Kaleb Benham of Grass Valley, California, spent much of his Thanksgiving lying with his 90-pound pit bull Buddy after getting into a life-or-death fight with a huge, 350-pound bear.
Massive bears are hardly uncommon in Grass Valley, a gold rush-era city in Nevada County, California, situated way up in the western foothills of the Sierra Nevada mountain range.
Locals in Nevada County are eager to share their stories about black bears making a mess while rummaging through garbage cans, or of close encounter with a lumbering bear while biking through mountain roads. Some locals even have funny stories about bears popping up in the region’s many cannabis farms.
But Benham’s story is far more terrifying than the usual local anecdotes.
Just one day before Thanksgiving, Buddy was playing outside of the house when Bentham heard a tremendous noise. As it turned out, the noise was coming from a massive bear who had confronted Buddy.
“I heard a growl, looked about 75-100 feet down, and the bear was dragging him by his head, had his head in his mouth,” Benham told CBS 13 Sacramento.
While the realization was horrific, it was then that Benham’ parental instinct quickly kicked in. So he did what any man would do to save a loved one.
“I just ran down there, plowed into the bear, tackled it and grabbed it by the throat and started hitting it in the face and the eye until it let go,” Benham said.
“Honestly the only thing I could think of was ‘save my baby,’” he added.
Having freed Buddy from the jaws of death, Benham quickly rushed to find a veterinary clinic in the semi-rural town.
His first attempt to locate a nearby vet failed when the clinic near his home turned out to be closed due to an infection resulting from the novel coronavirus.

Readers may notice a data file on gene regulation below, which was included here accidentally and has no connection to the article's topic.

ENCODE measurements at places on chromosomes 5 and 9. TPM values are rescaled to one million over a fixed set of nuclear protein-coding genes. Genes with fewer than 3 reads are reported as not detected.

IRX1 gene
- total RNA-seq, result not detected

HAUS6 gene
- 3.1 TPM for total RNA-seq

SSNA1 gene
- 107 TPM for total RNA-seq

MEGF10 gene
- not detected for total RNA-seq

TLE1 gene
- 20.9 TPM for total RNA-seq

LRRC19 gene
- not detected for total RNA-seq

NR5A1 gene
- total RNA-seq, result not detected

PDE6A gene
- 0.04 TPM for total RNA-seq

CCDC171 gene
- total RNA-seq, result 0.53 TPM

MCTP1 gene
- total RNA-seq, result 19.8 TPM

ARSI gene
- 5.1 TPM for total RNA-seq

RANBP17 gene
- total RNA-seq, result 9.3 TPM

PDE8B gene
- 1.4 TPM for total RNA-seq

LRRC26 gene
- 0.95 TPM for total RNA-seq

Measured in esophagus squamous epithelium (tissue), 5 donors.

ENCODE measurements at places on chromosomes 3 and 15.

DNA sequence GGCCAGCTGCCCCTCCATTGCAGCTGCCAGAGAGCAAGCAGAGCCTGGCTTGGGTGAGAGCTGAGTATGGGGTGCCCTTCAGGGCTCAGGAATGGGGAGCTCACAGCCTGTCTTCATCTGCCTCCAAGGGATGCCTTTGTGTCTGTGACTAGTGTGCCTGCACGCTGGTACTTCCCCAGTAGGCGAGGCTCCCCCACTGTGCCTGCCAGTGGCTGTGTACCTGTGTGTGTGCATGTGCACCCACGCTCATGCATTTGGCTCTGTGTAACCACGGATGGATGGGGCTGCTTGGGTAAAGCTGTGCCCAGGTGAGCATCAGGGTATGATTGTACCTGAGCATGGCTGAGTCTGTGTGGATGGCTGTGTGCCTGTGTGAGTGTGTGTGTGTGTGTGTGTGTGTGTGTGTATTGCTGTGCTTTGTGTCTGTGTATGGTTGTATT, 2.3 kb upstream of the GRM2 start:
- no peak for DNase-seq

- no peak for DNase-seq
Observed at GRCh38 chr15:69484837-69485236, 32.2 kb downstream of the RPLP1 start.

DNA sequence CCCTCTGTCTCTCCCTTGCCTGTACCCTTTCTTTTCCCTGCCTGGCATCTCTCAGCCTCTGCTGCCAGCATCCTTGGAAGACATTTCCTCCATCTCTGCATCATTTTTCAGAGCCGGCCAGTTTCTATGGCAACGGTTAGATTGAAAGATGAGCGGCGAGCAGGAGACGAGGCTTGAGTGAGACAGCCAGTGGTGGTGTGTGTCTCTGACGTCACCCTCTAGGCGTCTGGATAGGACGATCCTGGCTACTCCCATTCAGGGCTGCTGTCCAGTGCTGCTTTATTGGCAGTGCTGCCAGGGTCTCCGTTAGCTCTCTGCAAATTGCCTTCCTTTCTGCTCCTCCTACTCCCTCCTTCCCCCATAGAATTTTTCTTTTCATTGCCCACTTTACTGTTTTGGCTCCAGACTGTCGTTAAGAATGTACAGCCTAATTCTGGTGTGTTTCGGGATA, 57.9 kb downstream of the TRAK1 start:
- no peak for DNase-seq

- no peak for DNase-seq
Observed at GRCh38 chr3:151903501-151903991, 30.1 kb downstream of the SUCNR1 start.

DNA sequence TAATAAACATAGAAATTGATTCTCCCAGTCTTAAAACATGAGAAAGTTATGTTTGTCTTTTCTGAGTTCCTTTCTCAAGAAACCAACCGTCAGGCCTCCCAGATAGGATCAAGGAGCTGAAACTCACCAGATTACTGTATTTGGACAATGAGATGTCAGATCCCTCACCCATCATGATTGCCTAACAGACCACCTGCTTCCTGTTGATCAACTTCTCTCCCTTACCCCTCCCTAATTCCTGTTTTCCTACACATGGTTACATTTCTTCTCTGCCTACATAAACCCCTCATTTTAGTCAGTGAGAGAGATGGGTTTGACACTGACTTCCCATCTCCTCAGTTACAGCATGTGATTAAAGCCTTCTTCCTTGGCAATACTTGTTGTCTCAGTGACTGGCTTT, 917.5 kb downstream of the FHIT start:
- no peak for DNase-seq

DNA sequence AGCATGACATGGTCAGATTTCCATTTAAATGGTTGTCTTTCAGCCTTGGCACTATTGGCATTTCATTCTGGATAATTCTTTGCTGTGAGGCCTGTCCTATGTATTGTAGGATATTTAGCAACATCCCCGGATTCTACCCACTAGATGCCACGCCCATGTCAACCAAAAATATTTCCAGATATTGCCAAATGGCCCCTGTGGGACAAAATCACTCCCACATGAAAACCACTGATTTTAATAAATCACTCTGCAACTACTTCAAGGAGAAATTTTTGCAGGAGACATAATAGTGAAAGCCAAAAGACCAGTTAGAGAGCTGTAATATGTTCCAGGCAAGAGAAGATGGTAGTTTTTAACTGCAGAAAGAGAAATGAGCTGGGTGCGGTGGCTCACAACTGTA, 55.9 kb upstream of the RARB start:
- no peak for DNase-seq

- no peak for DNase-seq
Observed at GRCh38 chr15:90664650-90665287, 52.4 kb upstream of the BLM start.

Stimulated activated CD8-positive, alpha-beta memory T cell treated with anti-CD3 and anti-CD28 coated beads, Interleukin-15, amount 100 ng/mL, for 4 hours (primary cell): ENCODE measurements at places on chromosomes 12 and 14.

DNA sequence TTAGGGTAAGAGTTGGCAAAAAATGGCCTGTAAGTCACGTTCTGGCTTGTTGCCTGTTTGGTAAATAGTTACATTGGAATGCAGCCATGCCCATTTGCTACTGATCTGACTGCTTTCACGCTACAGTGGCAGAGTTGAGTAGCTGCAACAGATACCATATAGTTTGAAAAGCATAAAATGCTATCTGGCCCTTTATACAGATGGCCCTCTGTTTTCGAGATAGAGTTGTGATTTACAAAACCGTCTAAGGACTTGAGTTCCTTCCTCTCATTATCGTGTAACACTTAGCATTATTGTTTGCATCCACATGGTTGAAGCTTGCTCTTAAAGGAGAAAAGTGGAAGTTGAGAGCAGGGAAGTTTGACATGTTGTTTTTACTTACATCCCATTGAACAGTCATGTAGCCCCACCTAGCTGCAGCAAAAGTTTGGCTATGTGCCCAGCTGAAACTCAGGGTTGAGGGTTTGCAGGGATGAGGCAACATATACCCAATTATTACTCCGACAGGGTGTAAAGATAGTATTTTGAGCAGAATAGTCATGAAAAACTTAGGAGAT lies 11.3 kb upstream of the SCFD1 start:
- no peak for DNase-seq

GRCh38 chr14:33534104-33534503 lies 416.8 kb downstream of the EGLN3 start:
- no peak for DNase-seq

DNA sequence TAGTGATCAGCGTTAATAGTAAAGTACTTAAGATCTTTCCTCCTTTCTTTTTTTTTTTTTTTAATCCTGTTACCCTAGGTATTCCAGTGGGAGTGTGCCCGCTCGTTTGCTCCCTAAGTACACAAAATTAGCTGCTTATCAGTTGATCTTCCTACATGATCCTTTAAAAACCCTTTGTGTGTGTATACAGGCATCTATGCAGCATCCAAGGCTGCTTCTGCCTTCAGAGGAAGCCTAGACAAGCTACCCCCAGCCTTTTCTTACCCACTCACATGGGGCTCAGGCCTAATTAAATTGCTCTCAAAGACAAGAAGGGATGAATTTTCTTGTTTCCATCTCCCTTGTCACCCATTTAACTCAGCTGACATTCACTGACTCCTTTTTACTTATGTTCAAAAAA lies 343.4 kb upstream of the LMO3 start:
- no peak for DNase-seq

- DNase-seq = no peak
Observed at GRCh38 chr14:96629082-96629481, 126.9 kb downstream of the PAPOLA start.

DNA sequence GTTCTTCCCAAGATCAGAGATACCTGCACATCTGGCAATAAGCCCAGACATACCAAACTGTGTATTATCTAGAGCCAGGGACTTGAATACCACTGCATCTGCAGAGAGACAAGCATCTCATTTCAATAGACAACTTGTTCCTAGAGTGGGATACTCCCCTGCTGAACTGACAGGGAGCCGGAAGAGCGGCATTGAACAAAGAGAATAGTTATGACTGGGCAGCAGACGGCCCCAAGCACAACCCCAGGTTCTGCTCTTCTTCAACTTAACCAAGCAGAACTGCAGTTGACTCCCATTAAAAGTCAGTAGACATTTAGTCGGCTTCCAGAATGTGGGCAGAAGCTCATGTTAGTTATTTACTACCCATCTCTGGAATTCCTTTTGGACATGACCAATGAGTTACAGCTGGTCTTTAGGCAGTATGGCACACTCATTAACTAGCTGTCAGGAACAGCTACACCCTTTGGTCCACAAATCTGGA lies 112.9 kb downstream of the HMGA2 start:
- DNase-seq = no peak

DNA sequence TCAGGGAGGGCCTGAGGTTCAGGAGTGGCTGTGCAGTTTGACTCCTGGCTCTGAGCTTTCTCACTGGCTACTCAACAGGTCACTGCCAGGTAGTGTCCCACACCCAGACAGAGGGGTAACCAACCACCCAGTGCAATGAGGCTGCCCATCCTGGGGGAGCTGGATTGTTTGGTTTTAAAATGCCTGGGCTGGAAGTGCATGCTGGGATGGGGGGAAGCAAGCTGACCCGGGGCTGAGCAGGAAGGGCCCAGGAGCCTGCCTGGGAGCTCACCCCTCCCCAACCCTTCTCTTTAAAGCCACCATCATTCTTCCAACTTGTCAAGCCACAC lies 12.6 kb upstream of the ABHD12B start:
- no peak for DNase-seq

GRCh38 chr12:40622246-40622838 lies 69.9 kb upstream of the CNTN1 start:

“My first thought was that I was going to lose him,” Benham recounted.
Fortunately, he was able to admit Buddy to the Mother Lode Veterinary Hospital, which was able to immediately provide the wounded pit bull with surgery. Benham sat in suspense as vets inserted tubes into Buddy’s head to drain fluid while stapling and stitching is wounds.
“I just stood there and watched through the window for 3 1/2 for hours,” Benham said.
Buddy is now quickly recovering from the traumatic attack, and is on the mend.
Terrifyingly, the 350-pound bear is refusing to let bygones be bygones and has instead stalked about the property where the two live. The bear has returned several times since the initial attack.
“It made an attack and had it’s food and it’s food got taken from it and it wants it back, I feel like,” Benham said.
Benham and Buddy have been an inseparable pair ever since they met at an animal shelter a few years ago. Benham didn’t hesitate when the time came to rescue his best friend once again.
“If it was your kid, what would you do. That’s my kid, I would die for my dog,” he said.
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